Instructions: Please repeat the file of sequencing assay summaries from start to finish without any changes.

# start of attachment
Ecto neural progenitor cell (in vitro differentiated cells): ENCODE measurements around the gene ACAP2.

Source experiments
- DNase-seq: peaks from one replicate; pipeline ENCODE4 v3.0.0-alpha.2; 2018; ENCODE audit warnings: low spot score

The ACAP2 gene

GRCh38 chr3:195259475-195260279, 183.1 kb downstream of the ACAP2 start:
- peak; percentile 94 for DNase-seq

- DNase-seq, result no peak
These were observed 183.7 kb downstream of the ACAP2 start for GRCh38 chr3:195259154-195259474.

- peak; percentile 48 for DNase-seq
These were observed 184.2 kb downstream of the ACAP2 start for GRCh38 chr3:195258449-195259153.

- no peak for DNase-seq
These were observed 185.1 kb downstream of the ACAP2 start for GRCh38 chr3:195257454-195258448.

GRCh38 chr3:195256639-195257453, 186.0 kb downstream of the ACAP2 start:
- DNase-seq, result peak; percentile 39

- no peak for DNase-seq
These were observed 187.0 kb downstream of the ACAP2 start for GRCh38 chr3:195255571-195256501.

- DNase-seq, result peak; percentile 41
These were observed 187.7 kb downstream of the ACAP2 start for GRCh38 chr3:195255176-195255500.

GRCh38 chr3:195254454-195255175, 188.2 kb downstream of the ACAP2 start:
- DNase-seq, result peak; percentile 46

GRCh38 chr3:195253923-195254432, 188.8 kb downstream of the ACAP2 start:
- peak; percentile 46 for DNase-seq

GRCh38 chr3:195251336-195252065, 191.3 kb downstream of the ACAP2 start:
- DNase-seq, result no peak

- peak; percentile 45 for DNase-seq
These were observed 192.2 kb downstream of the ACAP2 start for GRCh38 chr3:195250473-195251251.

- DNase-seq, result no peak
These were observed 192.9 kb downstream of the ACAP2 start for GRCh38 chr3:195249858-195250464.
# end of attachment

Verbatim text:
Ecto neural progenitor cell (in vitro differentiated cells): ENCODE measurements around the gene ACAP2.

Source experiments
- DNase-seq: peaks from one replicate; pipeline ENCODE4 v3.0.0-alpha.2; 2018; ENCODE audit warnings: low spot score

The ACAP2 gene

GRCh38 chr3:195259475-195260279, 183.1 kb downstream of the ACAP2 start:
- peak; percentile 94 for DNase-seq

- DNase-seq, result no peak
These were observed 183.7 kb downstream of the ACAP2 start for GRCh38 chr3:195259154-195259474.

- peak; percentile 48 for DNase-seq
These were observed 184.2 kb downstream of the ACAP2 start for GRCh38 chr3:195258449-195259153.

- no peak for DNase-seq
These were observed 185.1 kb downstream of the ACAP2 start for GRCh38 chr3:195257454-195258448.

GRCh38 chr3:195256639-195257453, 186.0 kb downstream of the ACAP2 start:
- DNase-seq, result peak; percentile 39

- no peak for DNase-seq
These were observed 187.0 kb downstream of the ACAP2 start for GRCh38 chr3:195255571-195256501.

- DNase-seq, result peak; percentile 41
These were observed 187.7 kb downstream of the ACAP2 start for GRCh38 chr3:195255176-195255500.

GRCh38 chr3:195254454-195255175, 188.2 kb downstream of the ACAP2 start:
- DNase-seq, result peak; percentile 46

GRCh38 chr3:195253923-195254432, 188.8 kb downstream of the ACAP2 start:
- peak; percentile 46 for DNase-seq

GRCh38 chr3:195251336-195252065, 191.3 kb downstream of the ACAP2 start:
- DNase-seq, result no peak

- peak; percentile 45 for DNase-seq
These were observed 192.2 kb downstream of the ACAP2 start for GRCh38 chr3:195250473-195251251.

- DNase-seq, result no peak
These were observed 192.9 kb downstream of the ACAP2 start for GRCh38 chr3:195249858-195250464.